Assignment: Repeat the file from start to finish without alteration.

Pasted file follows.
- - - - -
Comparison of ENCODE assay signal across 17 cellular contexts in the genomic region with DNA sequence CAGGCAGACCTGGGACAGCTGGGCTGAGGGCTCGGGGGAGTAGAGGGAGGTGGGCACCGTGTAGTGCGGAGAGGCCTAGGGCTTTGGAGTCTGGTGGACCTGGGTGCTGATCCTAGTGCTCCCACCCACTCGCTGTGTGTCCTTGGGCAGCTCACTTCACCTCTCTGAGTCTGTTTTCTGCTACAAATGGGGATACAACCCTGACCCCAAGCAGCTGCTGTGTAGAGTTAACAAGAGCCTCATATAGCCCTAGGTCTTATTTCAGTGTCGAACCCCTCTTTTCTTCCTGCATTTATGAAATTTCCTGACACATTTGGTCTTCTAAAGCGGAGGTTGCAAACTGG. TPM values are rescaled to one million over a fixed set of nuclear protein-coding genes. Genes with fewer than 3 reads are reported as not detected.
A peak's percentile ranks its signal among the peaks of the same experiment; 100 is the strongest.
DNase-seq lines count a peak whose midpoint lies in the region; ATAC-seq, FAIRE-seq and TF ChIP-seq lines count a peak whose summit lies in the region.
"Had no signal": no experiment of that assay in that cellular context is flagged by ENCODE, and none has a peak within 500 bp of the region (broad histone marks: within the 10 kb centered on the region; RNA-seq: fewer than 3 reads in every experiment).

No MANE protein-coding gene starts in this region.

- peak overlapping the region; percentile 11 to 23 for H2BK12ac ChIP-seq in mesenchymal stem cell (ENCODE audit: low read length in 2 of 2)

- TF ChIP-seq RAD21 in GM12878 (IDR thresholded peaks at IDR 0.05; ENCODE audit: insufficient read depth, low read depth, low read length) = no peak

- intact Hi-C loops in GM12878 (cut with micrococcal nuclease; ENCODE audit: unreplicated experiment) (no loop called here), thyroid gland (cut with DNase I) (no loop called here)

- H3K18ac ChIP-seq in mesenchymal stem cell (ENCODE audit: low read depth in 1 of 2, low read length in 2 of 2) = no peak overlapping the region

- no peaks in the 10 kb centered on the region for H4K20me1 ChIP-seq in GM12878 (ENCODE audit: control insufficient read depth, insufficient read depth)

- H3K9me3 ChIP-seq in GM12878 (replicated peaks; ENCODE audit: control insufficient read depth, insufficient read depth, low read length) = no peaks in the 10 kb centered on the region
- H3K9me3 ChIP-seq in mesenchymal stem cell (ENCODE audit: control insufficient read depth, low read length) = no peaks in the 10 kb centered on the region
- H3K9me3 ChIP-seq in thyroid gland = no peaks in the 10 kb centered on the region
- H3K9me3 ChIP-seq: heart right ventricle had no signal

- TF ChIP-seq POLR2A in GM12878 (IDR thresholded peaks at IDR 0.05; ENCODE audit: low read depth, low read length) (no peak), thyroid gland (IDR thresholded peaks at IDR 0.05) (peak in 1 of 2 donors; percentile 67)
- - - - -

Comparison of ENCODE assay signal across 17 cellular contexts in the genomic region with DNA sequence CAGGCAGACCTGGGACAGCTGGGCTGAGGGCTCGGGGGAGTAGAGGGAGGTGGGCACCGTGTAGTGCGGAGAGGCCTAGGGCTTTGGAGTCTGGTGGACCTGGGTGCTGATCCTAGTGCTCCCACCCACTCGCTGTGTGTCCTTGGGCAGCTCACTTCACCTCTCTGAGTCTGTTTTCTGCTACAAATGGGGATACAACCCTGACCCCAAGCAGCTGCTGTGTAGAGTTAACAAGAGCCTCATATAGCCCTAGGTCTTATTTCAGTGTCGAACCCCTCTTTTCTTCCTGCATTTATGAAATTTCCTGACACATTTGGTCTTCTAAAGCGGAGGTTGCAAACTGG. TPM values are rescaled to one million over a fixed set of nuclear protein-coding genes. Genes with fewer than 3 reads are reported as not detected.
A peak's percentile ranks its signal among the peaks of the same experiment; 100 is the strongest.
DNase-seq lines count a peak whose midpoint lies in the region; ATAC-seq, FAIRE-seq and TF ChIP-seq lines count a peak whose summit lies in the region.
"Had no signal": no experiment of that assay in that cellular context is flagged by ENCODE, and none has a peak within 500 bp of the region (broad histone marks: within the 10 kb centered on the region; RNA-seq: fewer than 3 reads in every experiment).

No MANE protein-coding gene starts in this region.

- peak overlapping the region; percentile 11 to 23 for H2BK12ac ChIP-seq in mesenchymal stem cell (ENCODE audit: low read length in 2 of 2)

- TF ChIP-seq RAD21 in GM12878 (IDR thresholded peaks at IDR 0.05; ENCODE audit: insufficient read depth, low read depth, low read length) = no peak

- intact Hi-C loops in GM12878 (cut with micrococcal nuclease; ENCODE audit: unreplicated experiment) (no loop called here), thyroid gland (cut with DNase I) (no loop called here)

- H3K18ac ChIP-seq in mesenchymal stem cell (ENCODE audit: low read depth in 1 of 2, low read length in 2 of 2) = no peak overlapping the region

- no peaks in the 10 kb centered on the region for H4K20me1 ChIP-seq in GM12878 (ENCODE audit: control insufficient read depth, insufficient read depth)

- H3K9me3 ChIP-seq in GM12878 (replicated peaks; ENCODE audit: control insufficient read depth, insufficient read depth, low read length) = no peaks in the 10 kb centered on the region
- H3K9me3 ChIP-seq in mesenchymal stem cell (ENCODE audit: control insufficient read depth, low read length) = no peaks in the 10 kb centered on the region
- H3K9me3 ChIP-seq in thyroid gland = no peaks in the 10 kb centered on the region
- H3K9me3 ChIP-seq: heart right ventricle had no signal

- TF ChIP-seq POLR2A in GM12878 (IDR thresholded peaks at IDR 0.05; ENCODE audit: low read depth, low read length) (no peak), thyroid gland (IDR thresholded peaks at IDR 0.05) (peak in 1 of 2 donors; percentile 67)